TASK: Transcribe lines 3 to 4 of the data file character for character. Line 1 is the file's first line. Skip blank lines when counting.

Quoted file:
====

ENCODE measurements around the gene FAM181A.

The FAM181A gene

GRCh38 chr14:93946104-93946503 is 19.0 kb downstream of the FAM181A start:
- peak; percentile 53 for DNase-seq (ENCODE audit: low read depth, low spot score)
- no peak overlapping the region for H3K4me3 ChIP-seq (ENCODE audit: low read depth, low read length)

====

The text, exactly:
GRCh38 chr14:93946104-93946503 is 19.0 kb downstream of the FAM181A start:
- peak; percentile 53 for DNase-seq (ENCODE audit: low read depth, low spot score)